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City requests access to camera live feed  
November 2 2022
City requests access to camera live feed
          We have a commercial client who is on a busy intersection. There have been several accidents by their office and the City of Orlando Police has requested footage of the incident from them on several occasions.  Now, they are requesting access to the live video at all times.
  Is this legal?
  Is there liability to the client if they provide it?
  Why in God earth would a municipality even request this?
          Let us know if you need anything further.
 Thank you,
Name withheld
          Sounds like a great question for a law school exam.  On all the TV cop shows I watch they seem to access all the cameras they want whenever they want.  I suppose not all law enforcement has the same technological expertise as the TV counterparts. 
          Let’s strip away the layers of this onion.  As you present the issue it’s your subscriber’s issue, not yours.  The cameras are the property of your subscriber, installed on your subscriber’s premises, and your subscriber has access to the data, recorded and live.  The decision to share the access is your subscriber’s decision.  There is nothing in your Commercial All in One that would prohibit your subscriber permitting access to the data by law enforcement. 
          Ordinarily law enforcement would seek a warrant to obtain video data, and it would seek that data from whoever controlled the data.  Keep in mind that if the video feed, data, is maintained at the central station then the Commercial All in One specifies that the data is owned by the central station.  Both the subscriber and dealer likely have access to the data and they could use their log in credentials to permit access by law enforcement, by consent or in compliance with a warrant.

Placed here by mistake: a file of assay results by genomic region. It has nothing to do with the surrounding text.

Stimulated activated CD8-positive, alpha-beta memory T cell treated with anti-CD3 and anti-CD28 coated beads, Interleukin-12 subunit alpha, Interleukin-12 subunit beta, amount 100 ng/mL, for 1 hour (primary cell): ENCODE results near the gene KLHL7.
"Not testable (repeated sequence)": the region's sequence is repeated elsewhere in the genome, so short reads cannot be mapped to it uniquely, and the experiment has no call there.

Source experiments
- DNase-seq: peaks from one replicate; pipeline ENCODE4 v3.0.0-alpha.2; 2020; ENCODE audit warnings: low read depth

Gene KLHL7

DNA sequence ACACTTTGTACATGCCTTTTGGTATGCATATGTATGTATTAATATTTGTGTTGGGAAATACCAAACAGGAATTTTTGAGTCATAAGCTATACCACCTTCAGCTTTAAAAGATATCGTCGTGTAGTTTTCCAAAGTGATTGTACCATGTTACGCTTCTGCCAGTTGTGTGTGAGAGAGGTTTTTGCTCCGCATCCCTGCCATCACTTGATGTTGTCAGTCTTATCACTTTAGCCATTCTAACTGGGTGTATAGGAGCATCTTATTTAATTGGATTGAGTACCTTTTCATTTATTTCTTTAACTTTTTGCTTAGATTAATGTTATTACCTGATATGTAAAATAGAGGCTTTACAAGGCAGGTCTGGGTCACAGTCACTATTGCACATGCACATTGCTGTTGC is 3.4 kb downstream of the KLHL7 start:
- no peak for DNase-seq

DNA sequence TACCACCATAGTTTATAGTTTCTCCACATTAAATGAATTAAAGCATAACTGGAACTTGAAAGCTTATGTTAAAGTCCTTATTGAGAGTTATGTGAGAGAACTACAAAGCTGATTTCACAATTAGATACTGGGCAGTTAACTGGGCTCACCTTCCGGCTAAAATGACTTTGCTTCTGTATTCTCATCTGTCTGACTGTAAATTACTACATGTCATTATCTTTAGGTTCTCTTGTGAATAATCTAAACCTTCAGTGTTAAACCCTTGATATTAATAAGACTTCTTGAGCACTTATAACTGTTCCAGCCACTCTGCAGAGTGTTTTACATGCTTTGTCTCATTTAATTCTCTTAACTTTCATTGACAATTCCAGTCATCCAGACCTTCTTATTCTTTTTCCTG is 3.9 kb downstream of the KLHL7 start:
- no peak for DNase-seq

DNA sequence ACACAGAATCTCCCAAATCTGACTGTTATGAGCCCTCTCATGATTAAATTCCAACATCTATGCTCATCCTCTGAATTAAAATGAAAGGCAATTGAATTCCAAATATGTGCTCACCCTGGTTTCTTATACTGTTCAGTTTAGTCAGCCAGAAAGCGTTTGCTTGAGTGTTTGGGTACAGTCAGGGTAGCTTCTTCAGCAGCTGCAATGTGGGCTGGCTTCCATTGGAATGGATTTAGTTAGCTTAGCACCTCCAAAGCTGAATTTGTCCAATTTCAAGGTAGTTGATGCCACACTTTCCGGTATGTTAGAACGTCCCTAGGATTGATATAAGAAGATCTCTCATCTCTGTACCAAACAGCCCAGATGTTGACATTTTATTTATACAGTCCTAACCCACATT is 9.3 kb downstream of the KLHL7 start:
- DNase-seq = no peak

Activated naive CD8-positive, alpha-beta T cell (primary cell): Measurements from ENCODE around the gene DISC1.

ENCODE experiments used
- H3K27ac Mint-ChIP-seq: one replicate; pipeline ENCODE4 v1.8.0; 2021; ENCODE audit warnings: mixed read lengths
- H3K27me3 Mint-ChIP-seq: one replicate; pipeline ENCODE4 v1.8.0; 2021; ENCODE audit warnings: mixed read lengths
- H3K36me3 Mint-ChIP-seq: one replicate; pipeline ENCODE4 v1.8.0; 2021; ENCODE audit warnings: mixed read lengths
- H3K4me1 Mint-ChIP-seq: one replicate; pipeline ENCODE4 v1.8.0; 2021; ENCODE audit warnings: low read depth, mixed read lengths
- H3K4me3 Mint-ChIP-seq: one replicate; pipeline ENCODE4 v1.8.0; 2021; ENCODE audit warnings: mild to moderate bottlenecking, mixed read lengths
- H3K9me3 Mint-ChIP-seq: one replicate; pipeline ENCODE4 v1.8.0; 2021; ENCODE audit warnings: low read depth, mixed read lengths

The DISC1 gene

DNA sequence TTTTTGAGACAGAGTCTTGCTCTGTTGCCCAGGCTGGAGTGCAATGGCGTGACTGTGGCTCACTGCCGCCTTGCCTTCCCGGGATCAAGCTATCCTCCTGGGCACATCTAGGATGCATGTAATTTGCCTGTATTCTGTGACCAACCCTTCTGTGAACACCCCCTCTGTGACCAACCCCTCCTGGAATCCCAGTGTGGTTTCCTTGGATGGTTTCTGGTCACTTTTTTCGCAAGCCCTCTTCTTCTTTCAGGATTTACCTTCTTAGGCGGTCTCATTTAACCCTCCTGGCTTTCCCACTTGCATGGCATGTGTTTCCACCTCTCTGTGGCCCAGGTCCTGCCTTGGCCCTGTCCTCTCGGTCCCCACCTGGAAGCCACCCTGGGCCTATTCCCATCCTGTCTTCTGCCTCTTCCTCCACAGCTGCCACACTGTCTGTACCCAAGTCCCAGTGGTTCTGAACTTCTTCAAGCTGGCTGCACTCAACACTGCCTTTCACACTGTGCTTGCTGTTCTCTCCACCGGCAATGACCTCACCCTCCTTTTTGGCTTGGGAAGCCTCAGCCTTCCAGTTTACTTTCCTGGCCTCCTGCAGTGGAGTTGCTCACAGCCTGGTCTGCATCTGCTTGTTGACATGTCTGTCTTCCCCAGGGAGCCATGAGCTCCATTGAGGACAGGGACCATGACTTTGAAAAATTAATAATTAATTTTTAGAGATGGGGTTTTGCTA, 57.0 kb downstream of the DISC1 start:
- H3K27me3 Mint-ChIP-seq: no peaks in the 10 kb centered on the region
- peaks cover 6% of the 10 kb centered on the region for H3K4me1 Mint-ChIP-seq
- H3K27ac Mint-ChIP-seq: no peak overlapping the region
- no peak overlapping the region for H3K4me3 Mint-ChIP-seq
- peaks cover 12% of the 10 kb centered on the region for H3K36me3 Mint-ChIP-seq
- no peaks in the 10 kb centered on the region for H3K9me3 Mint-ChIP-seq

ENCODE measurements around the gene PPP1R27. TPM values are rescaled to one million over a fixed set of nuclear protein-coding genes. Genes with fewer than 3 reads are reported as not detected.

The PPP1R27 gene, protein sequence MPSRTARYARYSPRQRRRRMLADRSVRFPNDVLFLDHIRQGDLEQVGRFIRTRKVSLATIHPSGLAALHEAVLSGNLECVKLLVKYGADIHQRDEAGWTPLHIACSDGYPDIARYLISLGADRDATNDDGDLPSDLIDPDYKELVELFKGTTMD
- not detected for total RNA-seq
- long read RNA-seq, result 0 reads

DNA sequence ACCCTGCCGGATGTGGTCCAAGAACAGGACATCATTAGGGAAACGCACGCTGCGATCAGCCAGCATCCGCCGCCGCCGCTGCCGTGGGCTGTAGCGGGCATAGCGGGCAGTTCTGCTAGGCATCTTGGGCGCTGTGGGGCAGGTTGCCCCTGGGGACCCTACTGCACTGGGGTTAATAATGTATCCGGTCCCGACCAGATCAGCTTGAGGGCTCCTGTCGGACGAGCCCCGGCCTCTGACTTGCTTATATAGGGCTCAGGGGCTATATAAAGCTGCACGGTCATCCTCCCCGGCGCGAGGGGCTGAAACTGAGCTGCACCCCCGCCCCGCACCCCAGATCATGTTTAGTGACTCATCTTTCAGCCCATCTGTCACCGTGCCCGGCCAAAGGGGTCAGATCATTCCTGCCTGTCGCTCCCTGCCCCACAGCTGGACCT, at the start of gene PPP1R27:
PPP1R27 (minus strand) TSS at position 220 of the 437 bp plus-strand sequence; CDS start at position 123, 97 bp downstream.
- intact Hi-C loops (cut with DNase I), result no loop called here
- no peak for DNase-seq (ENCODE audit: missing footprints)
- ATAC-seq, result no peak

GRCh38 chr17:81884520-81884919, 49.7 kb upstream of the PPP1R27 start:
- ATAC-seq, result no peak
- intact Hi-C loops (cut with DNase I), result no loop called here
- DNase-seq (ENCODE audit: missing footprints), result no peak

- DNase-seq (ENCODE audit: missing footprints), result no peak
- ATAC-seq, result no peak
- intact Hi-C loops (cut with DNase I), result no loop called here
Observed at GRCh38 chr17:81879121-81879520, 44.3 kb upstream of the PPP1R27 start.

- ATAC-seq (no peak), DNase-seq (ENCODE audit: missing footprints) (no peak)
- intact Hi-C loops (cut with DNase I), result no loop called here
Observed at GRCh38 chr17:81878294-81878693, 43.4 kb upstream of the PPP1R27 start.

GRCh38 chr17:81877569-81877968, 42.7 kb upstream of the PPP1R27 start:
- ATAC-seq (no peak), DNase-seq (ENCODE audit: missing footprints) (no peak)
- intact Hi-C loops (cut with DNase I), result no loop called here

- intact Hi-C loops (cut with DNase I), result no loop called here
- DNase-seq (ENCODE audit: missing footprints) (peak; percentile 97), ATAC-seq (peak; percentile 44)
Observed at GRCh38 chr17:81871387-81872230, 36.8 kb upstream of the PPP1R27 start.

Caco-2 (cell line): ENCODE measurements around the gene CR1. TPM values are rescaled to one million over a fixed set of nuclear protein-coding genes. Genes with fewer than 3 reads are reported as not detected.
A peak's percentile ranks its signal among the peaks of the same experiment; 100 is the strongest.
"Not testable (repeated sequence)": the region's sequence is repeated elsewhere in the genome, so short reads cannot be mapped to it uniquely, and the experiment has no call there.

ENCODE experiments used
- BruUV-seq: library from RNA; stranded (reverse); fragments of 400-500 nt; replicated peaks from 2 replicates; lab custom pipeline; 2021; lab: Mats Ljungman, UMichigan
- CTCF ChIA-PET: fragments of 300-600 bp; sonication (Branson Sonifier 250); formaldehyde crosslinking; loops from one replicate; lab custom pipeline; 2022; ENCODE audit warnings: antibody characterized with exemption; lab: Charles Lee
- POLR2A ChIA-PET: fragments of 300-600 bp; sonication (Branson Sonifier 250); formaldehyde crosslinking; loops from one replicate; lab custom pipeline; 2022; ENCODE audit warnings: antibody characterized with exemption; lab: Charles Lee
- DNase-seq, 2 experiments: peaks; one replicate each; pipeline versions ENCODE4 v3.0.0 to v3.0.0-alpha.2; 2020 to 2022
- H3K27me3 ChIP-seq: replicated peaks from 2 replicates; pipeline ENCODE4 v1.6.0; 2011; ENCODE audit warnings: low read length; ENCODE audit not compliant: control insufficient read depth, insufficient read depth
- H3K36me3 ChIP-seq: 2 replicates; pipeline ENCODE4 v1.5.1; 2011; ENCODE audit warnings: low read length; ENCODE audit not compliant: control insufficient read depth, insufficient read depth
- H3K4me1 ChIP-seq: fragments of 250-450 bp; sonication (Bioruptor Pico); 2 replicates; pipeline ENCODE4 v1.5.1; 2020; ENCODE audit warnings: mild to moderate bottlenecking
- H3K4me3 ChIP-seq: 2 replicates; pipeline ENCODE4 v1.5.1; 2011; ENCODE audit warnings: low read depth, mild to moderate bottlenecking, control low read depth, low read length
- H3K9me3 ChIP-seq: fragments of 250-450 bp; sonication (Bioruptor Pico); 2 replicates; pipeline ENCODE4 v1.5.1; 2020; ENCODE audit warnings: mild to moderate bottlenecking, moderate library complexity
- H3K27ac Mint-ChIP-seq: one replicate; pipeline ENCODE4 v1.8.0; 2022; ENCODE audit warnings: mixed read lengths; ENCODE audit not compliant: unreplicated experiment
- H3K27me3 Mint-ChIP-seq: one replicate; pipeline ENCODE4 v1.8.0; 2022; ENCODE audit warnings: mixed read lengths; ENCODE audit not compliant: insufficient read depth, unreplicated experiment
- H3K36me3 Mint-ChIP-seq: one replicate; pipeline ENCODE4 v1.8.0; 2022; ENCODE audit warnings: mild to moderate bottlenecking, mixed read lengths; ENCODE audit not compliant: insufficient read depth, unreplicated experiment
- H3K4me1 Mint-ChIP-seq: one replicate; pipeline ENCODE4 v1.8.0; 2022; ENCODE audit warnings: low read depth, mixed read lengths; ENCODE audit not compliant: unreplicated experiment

Sharing recorded data, video or audio, or alarm history for that matter, is optional if the request is informal. If the request is in the form of a search warrant, court order or subpoena then compliance is no longer optional, you need to comply. 
          What’s interesting about your inquiry [which really is you inquiring on behalf of your subscriber – who would have to pay for this advice] is that law enforcement requests a permanent live feed access.  What’s most interesting is what new duty or obligation is your subscriber accepting by agreeing to the permanent live feed access?  In other words, does your subscriber have to keep the cameras working and recording?  What happens if the cameras fall into disrepair or your subscriber stops paying you for video monitoring services and you terminate the service?  Do you now have to let law enforcement know that their favorite and most productive camera system has been shut down?  Would you face any liability if the cameras did shut down, through neglect or perhaps intentionally? 
          The subscriber would be wise to detail and confirm its arrangement with law enforcement, in writing.  Since it’s a matter of negotiation your subscriber could suggest that law enforcement pay for the video surveillance.
          One issue you may have is how does this affect you?  Well if you worry about your subscriber suing you for breach of contract or negligence now you have a third party that you know is involved and relying on the cameras.  Hopefully the subscriber has signed your Commercial All in One, unaltered, containing the indemnity provision.  If either law enforcement or any other third party, like an injured member of the public, make a claim against you your subscriber will be required to provide defense and indemnity.  Just be careful because a claim could well exceed your subscriber’s insurance coverage and capacity to satisfy the claim, leaving you exposed.  But overall your Commercial All in One should provide the necessary and appropriate protection it’s intended and designed to provide, even in this scenario.

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Ken Kirschenbaum,Esq
Kirschenbaum & Kirschenbaum PC
Attorneys at Law
200 Garden City Plaza
Garden City, NY 11530
516 747 6700 x 301